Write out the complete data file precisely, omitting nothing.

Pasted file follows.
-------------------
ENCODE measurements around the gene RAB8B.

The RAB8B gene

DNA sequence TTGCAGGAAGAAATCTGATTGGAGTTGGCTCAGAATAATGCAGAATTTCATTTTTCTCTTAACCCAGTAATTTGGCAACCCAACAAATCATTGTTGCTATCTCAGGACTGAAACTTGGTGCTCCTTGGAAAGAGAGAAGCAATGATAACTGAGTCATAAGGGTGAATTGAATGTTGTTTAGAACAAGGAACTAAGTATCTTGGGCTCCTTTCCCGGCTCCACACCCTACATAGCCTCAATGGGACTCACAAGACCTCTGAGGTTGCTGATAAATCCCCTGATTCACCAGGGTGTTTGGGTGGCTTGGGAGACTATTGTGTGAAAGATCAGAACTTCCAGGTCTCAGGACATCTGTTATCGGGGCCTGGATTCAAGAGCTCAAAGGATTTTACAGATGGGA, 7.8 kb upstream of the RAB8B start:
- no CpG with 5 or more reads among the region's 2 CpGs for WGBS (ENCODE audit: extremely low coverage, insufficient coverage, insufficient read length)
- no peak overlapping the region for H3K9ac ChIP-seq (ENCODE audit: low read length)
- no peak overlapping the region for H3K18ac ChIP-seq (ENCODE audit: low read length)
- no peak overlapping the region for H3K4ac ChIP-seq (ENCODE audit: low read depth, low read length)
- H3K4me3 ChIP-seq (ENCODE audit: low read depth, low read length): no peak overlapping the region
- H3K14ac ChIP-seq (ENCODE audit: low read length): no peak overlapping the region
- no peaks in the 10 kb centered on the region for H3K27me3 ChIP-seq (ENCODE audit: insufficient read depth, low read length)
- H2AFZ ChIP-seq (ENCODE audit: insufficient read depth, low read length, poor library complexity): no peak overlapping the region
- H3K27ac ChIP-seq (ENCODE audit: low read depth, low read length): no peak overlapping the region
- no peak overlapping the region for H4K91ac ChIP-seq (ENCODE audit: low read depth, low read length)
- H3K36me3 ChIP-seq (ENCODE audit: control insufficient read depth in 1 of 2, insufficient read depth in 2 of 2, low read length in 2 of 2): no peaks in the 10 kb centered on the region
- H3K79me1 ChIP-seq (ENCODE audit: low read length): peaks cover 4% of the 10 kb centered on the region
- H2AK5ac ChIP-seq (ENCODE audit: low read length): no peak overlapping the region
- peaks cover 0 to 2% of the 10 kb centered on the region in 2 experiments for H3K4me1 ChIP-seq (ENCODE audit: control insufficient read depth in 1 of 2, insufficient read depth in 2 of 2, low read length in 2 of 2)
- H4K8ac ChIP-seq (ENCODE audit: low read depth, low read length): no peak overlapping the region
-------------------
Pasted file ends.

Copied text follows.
ENCODE measurements around the gene RAB8B.

The RAB8B gene

DNA sequence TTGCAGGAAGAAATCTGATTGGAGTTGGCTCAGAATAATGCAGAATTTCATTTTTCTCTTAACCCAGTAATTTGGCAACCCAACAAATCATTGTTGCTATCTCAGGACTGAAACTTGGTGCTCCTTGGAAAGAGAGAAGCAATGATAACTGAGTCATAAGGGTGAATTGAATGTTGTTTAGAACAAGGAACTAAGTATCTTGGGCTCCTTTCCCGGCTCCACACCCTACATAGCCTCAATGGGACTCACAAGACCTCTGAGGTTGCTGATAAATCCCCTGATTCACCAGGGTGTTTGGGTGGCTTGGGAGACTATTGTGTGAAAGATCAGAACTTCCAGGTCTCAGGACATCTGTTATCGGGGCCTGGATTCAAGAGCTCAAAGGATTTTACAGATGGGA, 7.8 kb upstream of the RAB8B start:
- no CpG with 5 or more reads among the region's 2 CpGs for WGBS (ENCODE audit: extremely low coverage, insufficient coverage, insufficient read length)
- no peak overlapping the region for H3K9ac ChIP-seq (ENCODE audit: low read length)
- no peak overlapping the region for H3K18ac ChIP-seq (ENCODE audit: low read length)
- no peak overlapping the region for H3K4ac ChIP-seq (ENCODE audit: low read depth, low read length)
- H3K4me3 ChIP-seq (ENCODE audit: low read depth, low read length): no peak overlapping the region
- H3K14ac ChIP-seq (ENCODE audit: low read length): no peak overlapping the region
- no peaks in the 10 kb centered on the region for H3K27me3 ChIP-seq (ENCODE audit: insufficient read depth, low read length)
- H2AFZ ChIP-seq (ENCODE audit: insufficient read depth, low read length, poor library complexity): no peak overlapping the region
- H3K27ac ChIP-seq (ENCODE audit: low read depth, low read length): no peak overlapping the region
- no peak overlapping the region for H4K91ac ChIP-seq (ENCODE audit: low read depth, low read length)
- H3K36me3 ChIP-seq (ENCODE audit: control insufficient read depth in 1 of 2, insufficient read depth in 2 of 2, low read length in 2 of 2): no peaks in the 10 kb centered on the region
- H3K79me1 ChIP-seq (ENCODE audit: low read length): peaks cover 4% of the 10 kb centered on the region
- H2AK5ac ChIP-seq (ENCODE audit: low read length): no peak overlapping the region
- peaks cover 0 to 2% of the 10 kb centered on the region in 2 experiments for H3K4me1 ChIP-seq (ENCODE audit: control insufficient read depth in 1 of 2, insufficient read depth in 2 of 2, low read length in 2 of 2)
- H4K8ac ChIP-seq (ENCODE audit: low read depth, low read length): no peak overlapping the region